Christianity

In Christianity, Pride (also Vanity or arrogance) is the essentially competitive and excessive belief in one's own abilities that interferes with the individual's recognition of the grace of God, or the worth which God sees in others; for example: "In his Pride the wicked does not seek Him; in all his thoughts there is no room for God." (Psalm 10:4) Pride is also one of the seven deadly sins. (Pride, envy, lust, wrath, sloth, gluttony and greed) Topics in Christianity Movements · Denominations Ecumenism · Relation to other religions Preaching · Prayer Music · Liturgy · Calendar Symbols · Art · Criticism Christianity Portal This box:      Christianity is a monotheistic[1] religion centered on the life and teachings of Jesus of Nazareth as presented in the New Testament. ... For other uses, see Vanity (disambiguation). ... In Christianity, divine grace refers to the sovereign favour of God for humankind — especially in regard to salvation — irrespective of actions (deeds), earned worth, or proven goodness. ... For other uses, see Cardinal sin (disambiguation). ...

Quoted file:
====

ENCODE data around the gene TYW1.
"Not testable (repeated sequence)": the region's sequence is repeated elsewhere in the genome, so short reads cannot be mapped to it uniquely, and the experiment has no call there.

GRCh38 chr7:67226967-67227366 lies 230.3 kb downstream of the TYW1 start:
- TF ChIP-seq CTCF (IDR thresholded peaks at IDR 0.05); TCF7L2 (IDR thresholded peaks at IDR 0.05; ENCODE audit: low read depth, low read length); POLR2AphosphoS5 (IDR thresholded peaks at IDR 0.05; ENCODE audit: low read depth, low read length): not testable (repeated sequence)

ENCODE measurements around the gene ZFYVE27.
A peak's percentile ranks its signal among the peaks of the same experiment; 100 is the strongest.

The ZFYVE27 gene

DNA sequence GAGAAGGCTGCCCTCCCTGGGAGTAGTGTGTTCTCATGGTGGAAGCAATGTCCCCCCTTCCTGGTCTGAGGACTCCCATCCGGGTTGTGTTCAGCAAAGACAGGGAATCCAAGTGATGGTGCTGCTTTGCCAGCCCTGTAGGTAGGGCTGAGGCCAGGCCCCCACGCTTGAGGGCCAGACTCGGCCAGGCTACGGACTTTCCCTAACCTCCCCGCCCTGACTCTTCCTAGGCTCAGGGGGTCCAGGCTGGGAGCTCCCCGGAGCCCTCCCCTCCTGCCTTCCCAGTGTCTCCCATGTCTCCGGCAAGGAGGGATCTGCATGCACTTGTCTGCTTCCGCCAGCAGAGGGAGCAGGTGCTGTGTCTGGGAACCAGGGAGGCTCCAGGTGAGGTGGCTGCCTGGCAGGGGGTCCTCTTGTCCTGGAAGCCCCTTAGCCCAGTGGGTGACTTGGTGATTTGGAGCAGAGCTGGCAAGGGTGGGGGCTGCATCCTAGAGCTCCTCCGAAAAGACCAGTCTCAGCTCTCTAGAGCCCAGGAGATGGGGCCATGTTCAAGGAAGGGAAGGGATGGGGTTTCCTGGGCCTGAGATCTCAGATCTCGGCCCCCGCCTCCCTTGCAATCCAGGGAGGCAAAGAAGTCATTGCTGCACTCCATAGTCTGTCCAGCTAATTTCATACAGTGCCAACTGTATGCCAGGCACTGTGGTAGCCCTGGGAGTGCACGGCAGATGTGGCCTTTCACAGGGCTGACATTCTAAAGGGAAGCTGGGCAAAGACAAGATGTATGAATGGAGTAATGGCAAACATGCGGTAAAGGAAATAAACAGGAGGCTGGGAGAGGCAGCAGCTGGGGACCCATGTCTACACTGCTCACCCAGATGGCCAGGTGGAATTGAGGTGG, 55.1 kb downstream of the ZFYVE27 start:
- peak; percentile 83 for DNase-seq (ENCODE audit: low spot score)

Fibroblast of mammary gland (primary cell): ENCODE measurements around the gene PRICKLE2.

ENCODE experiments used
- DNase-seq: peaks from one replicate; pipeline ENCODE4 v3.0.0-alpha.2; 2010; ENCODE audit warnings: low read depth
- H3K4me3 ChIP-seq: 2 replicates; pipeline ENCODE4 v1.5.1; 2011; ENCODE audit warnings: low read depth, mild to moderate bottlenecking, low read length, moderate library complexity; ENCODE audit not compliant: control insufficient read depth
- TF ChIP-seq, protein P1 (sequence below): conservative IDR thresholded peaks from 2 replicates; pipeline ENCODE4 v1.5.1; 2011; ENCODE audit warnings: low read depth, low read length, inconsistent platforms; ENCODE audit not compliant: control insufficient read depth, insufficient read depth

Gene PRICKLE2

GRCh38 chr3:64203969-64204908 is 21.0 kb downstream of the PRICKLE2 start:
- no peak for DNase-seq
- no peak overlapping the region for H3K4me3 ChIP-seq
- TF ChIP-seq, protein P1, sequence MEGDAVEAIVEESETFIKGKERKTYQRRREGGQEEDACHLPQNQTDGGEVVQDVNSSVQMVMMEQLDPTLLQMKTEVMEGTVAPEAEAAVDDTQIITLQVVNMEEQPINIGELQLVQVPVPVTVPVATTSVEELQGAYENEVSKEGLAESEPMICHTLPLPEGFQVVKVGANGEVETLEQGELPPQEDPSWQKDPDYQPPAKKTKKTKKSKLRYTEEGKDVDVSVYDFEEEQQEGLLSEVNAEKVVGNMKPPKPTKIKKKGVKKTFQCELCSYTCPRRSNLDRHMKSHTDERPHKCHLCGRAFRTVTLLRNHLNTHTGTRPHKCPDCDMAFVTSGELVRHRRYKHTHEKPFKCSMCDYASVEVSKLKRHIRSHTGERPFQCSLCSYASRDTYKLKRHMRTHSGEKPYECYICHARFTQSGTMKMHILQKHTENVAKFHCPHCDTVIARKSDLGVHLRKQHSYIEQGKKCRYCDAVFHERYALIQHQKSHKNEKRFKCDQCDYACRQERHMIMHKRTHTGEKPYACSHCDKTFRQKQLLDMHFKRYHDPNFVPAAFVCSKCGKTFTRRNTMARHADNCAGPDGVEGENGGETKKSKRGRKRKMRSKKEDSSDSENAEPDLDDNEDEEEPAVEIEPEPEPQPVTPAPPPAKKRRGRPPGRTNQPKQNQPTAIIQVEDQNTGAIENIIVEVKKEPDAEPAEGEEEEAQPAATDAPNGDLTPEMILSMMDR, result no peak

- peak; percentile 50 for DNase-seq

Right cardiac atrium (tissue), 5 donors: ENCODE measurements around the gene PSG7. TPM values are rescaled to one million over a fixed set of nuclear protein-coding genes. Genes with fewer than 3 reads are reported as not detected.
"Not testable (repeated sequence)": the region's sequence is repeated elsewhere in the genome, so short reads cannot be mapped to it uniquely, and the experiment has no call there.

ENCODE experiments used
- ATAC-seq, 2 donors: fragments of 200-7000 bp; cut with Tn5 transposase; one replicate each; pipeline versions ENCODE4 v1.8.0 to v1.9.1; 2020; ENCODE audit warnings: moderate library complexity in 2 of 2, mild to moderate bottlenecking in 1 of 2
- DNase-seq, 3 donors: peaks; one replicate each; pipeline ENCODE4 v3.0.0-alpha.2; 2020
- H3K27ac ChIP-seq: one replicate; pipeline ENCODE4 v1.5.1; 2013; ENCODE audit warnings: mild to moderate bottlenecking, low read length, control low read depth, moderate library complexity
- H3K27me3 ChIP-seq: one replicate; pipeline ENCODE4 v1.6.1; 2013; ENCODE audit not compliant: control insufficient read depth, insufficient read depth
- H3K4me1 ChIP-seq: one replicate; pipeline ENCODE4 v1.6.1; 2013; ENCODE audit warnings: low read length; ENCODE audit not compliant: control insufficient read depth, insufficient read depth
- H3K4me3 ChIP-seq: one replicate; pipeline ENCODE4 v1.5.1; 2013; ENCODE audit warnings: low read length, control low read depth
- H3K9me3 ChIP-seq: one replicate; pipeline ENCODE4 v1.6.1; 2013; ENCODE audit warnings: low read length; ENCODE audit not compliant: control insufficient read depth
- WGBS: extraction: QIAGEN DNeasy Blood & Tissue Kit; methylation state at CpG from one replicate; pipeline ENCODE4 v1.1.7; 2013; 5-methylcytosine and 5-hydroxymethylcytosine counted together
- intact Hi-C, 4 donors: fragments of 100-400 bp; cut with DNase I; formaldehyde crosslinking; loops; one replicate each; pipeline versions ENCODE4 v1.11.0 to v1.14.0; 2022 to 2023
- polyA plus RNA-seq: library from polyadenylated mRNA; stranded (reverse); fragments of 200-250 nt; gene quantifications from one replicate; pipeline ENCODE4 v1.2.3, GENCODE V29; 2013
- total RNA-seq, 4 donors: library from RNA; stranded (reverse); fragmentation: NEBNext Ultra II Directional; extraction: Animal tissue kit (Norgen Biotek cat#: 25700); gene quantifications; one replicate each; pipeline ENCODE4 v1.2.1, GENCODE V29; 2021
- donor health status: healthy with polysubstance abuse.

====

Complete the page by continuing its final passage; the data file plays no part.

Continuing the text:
• According to Sebastien Michaelis, humans are seduced by Pride by the great demon Belial, who is also known as The Lord of Arrogance.
  • Saint Thomas Aquinas wrote that "inordinate self-love is the cause of every sin." In this he followed St. Gregory.[1][2]

A woodcarving of Belial and some of his followers from Jacobus de Teramos book Buche Belial (1473) Belial (also Belhor, Baalial, Beliar, Belias , Beliall, Beliel; from Hebrew בְּלִיַּ֫עַל ; also named Matanbuchus, Mechembuchus, Meterbuchus in older scripts) is an evil being in Jewish apocrypha, and also a term used to characterise... Aquinas redirects here. ... Pope Saint Gregory I or Gregory the Great (ca. ... For other uses, see Cardinal sin (disambiguation). ... Superbia is a city-state in DC Comics continuity. ...

Taoism

In Taoism, according to the Tao Te Ching, Pride and Greed are human errors. Taoism (or Daoism) is the English name referring to a variety of related Chinese philosophical traditions and concepts. ... The Tao Te Ching (道德經, Pinyin: D Jīng, thus sometimes rendered in recent works as Dao De Jing; archaic pre-Wade-Giles rendering: Tao Teh Ching; roughly translated as The Book of the Way and its Virtue (see dedicated chapter below on translating the title)) is an ancient Chinese scripture... For other uses, see Greed (disambiguation). ...


Islam